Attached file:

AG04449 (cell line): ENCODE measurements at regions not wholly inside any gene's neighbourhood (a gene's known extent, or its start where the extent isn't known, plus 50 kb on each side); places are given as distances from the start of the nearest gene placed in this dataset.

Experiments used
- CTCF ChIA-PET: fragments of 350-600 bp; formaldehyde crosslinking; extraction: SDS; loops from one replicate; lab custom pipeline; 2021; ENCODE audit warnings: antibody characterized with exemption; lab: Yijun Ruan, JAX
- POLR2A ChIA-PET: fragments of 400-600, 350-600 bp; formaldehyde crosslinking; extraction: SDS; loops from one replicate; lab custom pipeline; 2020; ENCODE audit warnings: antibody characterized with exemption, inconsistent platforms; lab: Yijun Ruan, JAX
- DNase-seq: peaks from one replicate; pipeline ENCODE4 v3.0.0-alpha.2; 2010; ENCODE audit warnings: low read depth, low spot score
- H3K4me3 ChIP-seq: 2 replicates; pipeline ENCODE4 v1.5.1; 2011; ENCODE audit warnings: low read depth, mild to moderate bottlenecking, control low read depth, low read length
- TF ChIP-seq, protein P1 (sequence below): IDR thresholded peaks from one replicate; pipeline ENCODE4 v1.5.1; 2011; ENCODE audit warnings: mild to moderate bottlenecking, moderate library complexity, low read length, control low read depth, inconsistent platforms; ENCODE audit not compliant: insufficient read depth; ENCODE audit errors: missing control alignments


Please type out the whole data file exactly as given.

AG04449 (cell line): ENCODE measurements at regions not wholly inside any gene's neighbourhood (a gene's known extent, or its start where the extent isn't known, plus 50 kb on each side); places are given as distances from the start of the nearest gene placed in this dataset.

Experiments used
- CTCF ChIA-PET: fragments of 350-600 bp; formaldehyde crosslinking; extraction: SDS; loops from one replicate; lab custom pipeline; 2021; ENCODE audit warnings: antibody characterized with exemption; lab: Yijun Ruan, JAX
- POLR2A ChIA-PET: fragments of 400-600, 350-600 bp; formaldehyde crosslinking; extraction: SDS; loops from one replicate; lab custom pipeline; 2020; ENCODE audit warnings: antibody characterized with exemption, inconsistent platforms; lab: Yijun Ruan, JAX
- DNase-seq: peaks from one replicate; pipeline ENCODE4 v3.0.0-alpha.2; 2010; ENCODE audit warnings: low read depth, low spot score
- H3K4me3 ChIP-seq: 2 replicates; pipeline ENCODE4 v1.5.1; 2011; ENCODE audit warnings: low read depth, mild to moderate bottlenecking, control low read depth, low read length
- TF ChIP-seq, protein P1 (sequence below): IDR thresholded peaks from one replicate; pipeline ENCODE4 v1.5.1; 2011; ENCODE audit warnings: mild to moderate bottlenecking, moderate library complexity, low read length, control low read depth, inconsistent platforms; ENCODE audit not compliant: insufficient read depth; ENCODE audit errors: missing control alignments